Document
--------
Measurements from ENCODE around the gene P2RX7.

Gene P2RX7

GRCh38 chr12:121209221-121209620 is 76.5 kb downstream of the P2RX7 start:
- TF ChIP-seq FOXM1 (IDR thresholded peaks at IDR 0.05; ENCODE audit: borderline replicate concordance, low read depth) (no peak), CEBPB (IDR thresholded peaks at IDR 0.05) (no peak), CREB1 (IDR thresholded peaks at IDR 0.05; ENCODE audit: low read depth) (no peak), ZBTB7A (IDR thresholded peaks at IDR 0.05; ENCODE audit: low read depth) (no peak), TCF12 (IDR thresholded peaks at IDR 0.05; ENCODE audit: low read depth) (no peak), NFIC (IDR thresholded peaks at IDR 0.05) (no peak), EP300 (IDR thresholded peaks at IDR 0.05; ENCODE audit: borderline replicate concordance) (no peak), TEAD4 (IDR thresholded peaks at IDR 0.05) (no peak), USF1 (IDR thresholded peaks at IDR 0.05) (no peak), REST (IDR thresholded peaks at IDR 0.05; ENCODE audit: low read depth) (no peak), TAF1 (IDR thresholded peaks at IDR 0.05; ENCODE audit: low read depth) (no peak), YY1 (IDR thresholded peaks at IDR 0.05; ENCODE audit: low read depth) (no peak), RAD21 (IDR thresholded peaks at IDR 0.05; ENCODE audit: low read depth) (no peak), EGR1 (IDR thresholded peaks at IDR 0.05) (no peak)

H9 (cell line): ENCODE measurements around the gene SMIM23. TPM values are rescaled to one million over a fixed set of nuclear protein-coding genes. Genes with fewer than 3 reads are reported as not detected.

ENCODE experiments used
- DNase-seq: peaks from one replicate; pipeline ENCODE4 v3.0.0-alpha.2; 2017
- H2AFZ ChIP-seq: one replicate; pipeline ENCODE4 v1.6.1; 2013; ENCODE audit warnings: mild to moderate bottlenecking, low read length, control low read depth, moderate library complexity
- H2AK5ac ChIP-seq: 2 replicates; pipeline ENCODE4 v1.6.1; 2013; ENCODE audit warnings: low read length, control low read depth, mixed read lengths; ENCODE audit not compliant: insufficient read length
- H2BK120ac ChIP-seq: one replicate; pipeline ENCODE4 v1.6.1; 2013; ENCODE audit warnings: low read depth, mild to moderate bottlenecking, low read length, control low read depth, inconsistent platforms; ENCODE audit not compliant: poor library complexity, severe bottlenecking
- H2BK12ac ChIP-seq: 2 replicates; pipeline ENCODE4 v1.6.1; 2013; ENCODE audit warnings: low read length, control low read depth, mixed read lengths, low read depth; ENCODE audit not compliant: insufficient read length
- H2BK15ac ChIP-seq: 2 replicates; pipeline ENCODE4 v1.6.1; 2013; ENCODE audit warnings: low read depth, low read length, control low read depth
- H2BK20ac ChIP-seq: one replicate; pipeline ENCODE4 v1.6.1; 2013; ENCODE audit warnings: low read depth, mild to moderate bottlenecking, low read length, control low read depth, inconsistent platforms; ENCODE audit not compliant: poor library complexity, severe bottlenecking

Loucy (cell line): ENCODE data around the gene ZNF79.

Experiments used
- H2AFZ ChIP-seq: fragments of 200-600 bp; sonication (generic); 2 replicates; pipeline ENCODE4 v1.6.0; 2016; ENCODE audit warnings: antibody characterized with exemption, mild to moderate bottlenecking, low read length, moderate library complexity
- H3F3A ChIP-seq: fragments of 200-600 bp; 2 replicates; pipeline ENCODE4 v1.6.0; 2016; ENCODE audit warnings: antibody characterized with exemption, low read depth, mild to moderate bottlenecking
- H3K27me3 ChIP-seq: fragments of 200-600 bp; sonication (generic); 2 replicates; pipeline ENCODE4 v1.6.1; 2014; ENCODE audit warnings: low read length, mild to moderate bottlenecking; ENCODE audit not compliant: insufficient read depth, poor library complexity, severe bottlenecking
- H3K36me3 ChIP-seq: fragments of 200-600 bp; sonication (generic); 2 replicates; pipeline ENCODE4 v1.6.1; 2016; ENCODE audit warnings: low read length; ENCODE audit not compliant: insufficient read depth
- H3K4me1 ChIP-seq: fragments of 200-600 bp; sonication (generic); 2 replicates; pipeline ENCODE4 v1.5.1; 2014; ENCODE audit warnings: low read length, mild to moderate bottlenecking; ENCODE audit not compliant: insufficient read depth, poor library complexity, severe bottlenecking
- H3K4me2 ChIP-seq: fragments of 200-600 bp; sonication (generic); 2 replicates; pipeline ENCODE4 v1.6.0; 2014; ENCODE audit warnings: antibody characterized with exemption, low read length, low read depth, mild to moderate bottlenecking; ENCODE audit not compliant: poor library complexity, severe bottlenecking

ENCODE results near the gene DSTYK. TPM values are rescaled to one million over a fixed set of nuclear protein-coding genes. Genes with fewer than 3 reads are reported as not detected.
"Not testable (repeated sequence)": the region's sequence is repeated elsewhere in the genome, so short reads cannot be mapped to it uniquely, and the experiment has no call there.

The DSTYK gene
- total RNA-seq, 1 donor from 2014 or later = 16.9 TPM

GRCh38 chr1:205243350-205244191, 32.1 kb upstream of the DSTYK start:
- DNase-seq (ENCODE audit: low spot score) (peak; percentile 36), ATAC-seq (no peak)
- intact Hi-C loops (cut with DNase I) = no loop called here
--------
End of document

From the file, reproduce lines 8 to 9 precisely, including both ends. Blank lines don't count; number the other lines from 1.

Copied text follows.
- H2AFZ ChIP-seq: one replicate; pipeline ENCODE4 v1.6.1; 2013; ENCODE audit warnings: mild to moderate bottlenecking, low read length, control low read depth, moderate library complexity
- H2AK5ac ChIP-seq: 2 replicates; pipeline ENCODE4 v1.6.1; 2013; ENCODE audit warnings: low read length, control low read depth, mixed read lengths; ENCODE audit not compliant: insufficient read length